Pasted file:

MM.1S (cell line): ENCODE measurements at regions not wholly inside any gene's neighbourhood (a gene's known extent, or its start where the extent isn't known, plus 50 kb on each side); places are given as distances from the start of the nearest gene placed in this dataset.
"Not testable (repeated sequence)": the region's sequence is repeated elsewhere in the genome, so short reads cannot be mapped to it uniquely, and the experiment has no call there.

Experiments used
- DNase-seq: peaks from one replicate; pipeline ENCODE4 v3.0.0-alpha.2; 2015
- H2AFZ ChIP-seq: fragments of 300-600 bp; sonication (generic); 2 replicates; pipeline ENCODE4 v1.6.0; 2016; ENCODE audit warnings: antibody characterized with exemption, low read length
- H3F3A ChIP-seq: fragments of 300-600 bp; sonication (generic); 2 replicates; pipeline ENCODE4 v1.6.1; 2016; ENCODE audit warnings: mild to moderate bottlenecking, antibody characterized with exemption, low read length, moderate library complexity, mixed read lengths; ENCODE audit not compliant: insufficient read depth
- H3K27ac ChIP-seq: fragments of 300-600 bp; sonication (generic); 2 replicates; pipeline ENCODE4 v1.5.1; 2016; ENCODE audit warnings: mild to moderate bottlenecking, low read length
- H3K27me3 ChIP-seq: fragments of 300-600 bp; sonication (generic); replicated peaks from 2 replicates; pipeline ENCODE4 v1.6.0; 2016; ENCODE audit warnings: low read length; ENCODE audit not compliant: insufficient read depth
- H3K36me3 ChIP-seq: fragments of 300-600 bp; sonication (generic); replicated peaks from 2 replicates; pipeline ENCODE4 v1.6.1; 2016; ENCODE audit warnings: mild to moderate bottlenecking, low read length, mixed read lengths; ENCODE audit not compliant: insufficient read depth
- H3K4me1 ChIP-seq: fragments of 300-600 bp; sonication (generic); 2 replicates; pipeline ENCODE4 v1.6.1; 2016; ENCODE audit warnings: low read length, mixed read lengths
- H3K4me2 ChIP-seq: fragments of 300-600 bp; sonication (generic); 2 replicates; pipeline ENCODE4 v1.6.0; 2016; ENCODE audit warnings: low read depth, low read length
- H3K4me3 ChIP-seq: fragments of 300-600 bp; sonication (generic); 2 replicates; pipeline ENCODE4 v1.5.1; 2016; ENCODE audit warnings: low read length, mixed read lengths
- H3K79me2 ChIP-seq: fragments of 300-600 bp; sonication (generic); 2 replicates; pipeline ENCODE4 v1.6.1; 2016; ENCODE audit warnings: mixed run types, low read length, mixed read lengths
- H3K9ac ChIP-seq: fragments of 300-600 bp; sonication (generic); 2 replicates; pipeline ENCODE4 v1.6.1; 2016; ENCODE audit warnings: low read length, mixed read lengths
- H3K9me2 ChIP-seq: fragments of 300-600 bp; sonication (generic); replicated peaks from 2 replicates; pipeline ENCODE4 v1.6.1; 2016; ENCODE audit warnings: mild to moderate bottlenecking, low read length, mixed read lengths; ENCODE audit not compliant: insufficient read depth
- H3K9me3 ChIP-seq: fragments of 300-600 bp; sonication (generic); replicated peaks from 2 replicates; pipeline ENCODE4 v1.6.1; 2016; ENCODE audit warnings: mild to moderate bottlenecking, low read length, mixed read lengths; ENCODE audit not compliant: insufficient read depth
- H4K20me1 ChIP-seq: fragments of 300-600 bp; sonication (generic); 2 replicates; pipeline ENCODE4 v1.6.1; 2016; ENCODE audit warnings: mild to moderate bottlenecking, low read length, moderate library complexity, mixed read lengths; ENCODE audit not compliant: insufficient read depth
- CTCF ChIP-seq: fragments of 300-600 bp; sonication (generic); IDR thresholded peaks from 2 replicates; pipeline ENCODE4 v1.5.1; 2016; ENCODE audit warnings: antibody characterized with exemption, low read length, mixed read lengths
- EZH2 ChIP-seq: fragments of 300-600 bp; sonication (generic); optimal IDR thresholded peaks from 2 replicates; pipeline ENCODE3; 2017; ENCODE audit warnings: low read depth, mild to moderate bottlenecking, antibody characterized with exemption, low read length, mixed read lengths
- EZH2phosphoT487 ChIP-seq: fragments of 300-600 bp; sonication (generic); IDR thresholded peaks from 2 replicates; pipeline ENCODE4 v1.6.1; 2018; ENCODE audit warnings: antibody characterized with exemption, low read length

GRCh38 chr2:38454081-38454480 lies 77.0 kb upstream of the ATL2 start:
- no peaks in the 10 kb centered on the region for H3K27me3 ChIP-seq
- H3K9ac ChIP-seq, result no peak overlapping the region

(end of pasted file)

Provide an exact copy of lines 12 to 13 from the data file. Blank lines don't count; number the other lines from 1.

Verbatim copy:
- H3K4me3 ChIP-seq: fragments of 300-600 bp; sonication (generic); 2 replicates; pipeline ENCODE4 v1.5.1; 2016; ENCODE audit warnings: low read length, mixed read lengths
- H3K79me2 ChIP-seq: fragments of 300-600 bp; sonication (generic); 2 replicates; pipeline ENCODE4 v1.6.1; 2016; ENCODE audit warnings: mixed run types, low read length, mixed read lengths